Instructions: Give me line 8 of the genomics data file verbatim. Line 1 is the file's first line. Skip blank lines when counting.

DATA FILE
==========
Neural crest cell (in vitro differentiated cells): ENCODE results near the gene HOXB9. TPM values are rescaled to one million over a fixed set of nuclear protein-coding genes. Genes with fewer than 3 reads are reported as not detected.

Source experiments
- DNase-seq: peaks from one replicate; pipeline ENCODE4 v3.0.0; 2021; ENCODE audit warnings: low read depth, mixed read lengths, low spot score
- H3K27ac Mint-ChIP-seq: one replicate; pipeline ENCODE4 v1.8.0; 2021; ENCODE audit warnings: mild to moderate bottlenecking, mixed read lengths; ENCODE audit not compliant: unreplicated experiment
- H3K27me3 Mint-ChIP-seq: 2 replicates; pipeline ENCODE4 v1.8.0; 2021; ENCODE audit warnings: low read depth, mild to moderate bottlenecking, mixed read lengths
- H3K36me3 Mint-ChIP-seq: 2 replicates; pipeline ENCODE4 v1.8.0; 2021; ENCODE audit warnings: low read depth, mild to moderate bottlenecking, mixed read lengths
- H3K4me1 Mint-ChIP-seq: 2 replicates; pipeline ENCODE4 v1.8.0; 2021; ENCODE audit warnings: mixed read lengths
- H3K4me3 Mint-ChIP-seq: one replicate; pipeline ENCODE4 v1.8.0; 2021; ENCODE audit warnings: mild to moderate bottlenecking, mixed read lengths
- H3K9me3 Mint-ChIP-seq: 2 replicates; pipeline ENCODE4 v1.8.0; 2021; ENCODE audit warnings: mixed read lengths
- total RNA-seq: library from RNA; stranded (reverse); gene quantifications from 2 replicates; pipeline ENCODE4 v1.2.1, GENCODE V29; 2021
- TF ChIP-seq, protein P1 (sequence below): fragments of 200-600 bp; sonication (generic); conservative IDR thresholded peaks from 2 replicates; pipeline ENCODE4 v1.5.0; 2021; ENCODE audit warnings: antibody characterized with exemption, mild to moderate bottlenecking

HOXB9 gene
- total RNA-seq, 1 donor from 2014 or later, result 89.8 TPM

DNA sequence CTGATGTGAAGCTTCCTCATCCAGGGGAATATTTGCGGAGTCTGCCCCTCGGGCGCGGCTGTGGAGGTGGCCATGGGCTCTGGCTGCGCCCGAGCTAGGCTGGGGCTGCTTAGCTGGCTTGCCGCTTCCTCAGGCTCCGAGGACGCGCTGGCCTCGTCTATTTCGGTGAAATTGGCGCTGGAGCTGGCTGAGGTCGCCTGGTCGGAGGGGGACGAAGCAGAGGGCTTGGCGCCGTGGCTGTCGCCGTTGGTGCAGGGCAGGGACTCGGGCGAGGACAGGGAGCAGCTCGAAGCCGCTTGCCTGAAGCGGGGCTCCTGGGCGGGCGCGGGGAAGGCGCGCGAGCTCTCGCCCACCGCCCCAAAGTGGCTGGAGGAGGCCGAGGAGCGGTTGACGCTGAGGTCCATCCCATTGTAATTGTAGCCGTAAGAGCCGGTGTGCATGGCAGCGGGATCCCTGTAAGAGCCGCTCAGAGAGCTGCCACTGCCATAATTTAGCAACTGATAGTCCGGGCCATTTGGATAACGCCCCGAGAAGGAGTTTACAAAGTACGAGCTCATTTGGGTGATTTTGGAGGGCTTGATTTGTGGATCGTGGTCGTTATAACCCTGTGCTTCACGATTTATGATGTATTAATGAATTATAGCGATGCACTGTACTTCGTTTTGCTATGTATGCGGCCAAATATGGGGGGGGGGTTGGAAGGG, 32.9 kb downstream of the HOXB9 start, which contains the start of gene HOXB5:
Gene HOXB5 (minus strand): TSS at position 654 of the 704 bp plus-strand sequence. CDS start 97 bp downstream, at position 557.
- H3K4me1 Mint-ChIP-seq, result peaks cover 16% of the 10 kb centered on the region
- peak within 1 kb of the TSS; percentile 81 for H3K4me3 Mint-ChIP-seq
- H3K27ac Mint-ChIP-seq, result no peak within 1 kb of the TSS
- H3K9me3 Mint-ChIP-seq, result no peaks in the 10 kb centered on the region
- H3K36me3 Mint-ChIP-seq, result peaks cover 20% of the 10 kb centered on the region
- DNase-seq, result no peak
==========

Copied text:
- H3K4me3 Mint-ChIP-seq: one replicate; pipeline ENCODE4 v1.8.0; 2021; ENCODE audit warnings: mild to moderate bottlenecking, mixed read lengths